Deputy Prime Minister Lawrence Wong addressed the issue of the section 377A of the penal code, which criminalises sex between men, and its impact on Singapore society in an interview with Bloomberg's editor-in-chief John Micklethwait.
Wong did not provide new details in terms of the government's position on the ongoing discussion, but emphasised that it is a divisive issue that is for Singaporeans to work out among ourselves, and acknowledged deeply-held, opposing views by different segments of society.
Foreign companies based in Singapore facing labour shortages
Micklethwait initially asked Wong, who is also the Finance Minister, about "continual complaints" from foreign companies about their problems with hiring people, citing the laws restricting the number of foreign workers.
After Wong elaborated on the global labour crunch, and the fact that Singapore has lifted Covid restrictions yet companies still cannot get workers from their previous sources, Micklethwait followed up with a question about 377A.
"Another issue with foreign companies. Nancy Pelosi did bring up Singapore's section 377A which is the one which criminalises sex between men. When is that rule going to go?"
He was referring to U.S. Speaker of the House Nancy Pelosi's recent visit to Singapore. In a statement, Pelosi mentioned asking the local business community for their support for the LGBTQ community here, as more American businesses establish themselves and add offices in Singapore.
In response, the Ministry of Home Affairs (MHA) issued a reminder to foreign businesses in Singapore that divisive issues are for Singaporeans themselves to discuss and reach a consensus.
377A is something for Singaporeans to decide: Lawrence Wong
In response to Micklethwait, Wong echoed MHA's statement, and said that the 377A question is something for Singapore and Singaporeans to decide.
"It is one of those issues that is has to be managed and dealt with carefully and sensitively, because it pertains to our social values and norms and we have been doing this for a range of different issues," Wong added, and said that issues like sexuality, race and religion are issues where different segments of society hold "deep" and sometimes "opposing" views.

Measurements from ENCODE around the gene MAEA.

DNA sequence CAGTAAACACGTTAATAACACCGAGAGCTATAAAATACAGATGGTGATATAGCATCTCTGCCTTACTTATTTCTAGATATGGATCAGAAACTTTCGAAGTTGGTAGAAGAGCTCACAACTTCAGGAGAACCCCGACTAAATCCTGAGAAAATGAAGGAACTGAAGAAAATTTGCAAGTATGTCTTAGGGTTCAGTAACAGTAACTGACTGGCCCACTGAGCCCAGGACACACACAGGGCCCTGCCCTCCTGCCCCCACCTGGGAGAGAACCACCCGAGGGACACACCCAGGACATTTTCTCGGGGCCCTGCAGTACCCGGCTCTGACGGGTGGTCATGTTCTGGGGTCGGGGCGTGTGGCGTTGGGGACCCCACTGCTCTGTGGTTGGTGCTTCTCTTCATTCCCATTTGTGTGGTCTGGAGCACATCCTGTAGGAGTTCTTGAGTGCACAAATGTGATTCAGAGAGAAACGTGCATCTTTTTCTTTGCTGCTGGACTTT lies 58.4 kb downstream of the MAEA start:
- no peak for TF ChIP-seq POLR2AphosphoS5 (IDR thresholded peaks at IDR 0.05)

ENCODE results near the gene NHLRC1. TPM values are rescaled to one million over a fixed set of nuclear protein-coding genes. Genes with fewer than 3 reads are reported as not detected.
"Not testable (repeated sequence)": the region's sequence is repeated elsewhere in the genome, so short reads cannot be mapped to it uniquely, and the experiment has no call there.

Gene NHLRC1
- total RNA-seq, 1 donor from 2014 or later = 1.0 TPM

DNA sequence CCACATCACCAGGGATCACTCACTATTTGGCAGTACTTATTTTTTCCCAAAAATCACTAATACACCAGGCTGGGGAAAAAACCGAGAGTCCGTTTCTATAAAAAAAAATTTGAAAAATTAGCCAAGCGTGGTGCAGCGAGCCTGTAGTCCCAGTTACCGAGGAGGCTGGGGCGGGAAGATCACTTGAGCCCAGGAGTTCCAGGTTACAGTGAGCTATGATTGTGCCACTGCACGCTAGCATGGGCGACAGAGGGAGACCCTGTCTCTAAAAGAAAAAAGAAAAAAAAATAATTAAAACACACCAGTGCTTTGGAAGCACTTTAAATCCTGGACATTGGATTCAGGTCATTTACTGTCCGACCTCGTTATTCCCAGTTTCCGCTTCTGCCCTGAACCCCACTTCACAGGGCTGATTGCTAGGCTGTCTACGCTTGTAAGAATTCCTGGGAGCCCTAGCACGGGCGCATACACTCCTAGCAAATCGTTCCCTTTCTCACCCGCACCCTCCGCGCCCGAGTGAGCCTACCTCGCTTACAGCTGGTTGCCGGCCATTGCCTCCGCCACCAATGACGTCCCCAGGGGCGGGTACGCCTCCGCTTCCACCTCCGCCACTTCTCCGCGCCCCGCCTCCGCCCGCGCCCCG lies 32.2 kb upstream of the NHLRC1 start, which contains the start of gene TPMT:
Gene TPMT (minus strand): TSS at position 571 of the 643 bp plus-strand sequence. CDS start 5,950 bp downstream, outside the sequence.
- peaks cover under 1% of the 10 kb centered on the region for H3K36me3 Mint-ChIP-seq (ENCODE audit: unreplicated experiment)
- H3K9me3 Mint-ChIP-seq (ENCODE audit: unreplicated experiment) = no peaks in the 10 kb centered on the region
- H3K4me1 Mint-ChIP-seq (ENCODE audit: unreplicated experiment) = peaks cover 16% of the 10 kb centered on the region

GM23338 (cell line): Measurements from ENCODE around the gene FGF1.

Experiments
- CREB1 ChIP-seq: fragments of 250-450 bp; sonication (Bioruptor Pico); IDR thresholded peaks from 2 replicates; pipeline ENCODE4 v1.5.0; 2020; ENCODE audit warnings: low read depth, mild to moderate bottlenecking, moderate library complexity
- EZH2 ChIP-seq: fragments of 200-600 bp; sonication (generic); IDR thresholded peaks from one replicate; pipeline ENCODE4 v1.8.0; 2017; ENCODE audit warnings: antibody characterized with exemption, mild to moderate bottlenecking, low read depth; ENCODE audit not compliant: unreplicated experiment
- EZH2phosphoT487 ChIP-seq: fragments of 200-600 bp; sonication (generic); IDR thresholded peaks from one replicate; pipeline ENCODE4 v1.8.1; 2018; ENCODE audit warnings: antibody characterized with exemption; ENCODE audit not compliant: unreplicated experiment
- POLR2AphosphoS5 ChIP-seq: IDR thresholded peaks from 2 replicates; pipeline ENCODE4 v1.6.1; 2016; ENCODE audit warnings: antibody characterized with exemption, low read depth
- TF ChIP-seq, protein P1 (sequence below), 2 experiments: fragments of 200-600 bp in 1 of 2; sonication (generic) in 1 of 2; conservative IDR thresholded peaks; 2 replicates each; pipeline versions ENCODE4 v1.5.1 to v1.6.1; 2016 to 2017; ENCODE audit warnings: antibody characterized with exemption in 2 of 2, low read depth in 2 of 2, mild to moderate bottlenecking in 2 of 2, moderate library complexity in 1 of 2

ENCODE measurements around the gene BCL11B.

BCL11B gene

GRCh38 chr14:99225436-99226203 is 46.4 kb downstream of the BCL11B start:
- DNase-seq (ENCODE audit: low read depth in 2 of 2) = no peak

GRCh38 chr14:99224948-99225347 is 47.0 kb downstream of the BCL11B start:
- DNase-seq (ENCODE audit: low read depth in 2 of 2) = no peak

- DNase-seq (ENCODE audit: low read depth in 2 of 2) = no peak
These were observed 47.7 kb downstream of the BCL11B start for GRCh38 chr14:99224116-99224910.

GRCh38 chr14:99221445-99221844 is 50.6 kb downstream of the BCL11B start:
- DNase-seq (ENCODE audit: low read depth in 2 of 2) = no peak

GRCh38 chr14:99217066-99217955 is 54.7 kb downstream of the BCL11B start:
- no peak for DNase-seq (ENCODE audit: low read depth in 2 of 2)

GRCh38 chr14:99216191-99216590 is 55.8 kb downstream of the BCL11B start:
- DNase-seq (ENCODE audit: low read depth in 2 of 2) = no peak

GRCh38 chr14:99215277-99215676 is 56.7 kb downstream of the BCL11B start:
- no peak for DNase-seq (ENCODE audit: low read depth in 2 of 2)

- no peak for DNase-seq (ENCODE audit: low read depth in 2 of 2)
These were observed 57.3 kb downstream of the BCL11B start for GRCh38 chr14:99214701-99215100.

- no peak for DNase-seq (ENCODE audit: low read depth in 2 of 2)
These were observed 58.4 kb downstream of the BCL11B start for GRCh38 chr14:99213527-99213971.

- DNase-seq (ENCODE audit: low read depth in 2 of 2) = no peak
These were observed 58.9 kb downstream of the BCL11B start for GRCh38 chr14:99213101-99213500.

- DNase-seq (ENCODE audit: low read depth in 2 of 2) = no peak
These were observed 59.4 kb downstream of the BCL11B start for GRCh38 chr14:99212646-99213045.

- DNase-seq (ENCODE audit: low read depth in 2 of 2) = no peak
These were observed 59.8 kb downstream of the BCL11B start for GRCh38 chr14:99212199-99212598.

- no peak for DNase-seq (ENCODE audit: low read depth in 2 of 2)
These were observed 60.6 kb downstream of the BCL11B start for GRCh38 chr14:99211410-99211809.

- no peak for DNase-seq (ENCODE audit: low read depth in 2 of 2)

The process to deal with this, Wong explained, is to engage the different groups and see if a common understanding and mutual accommodation can be reached in order to avoid deeper polarisations in society.
Law viewed as a 'marker' by certain segments of society
Micklethwait made a personal reference, and said that as a "modern", "cosmopolitan" man who has studied abroad, including at Harvard in the U.S., it must be "very embarrassing" to have a law like 377A when Singapore is trying to attract talent.
Wong pointed out that the law is not something introduced by the government of Singapore, but rather, a holdover from British colonial times.
He acknowledged that many former British colonies with this "legacy" have repealed similar laws, but he said that many segments of society in Singapore who view it as a "marker" for other things, like societal values, family and marriage.
"Micklethwait: So, it would be fair to put that into another way, you personally seem in favour of the law or you think you need to bring Singapore in to do it?
Wong: We will explain all that in due course. As I said just now, it is a live issue for us because we are in the midst of discussing and engaging different parties on this."
Foreign workers with same-sex spouses face visa problems
Micklethwait also highlighted the challenge faced by foreign companies about hiring someone with a same-sex spouse, as they may face troubles getting a visa for their spouse as their marriage is not recognised under the same visa. He added that is one area where Hong Kong is more progressive than Singapore.
In response, Wong said he is aware of such feedback, and the government has been able to deal with that on a "case-by-case" basis. But he maintained that the "broader issue" is not 377A per se, but how society is organised and concerns among some segments of society whether values will change, and that's why engagement with different segments of society is important.
Any evidence that most Singaporeans are against 377A repeal?
Micklethwait asked: "Do you have any evidence that the most Singaporeans are against getting rid of the law or is it or is it just a substantial minority is against?"
"As I have highlighted, the two issues – the law is one matter. Views on the law and criminalisation of homosexual behaviour certainly has evolved, has changed, but there are also views around family and marriage, which is different from the first matter, which I have highlighted.
People do feel strongly about the latter, on family values and marriage. And as I mentioned just now, we will have to engage them and consider how best to move forward on this matter, recognising that people in Singapore hold very strong views, and sometimes these are opposing views."
Top image by Mothership.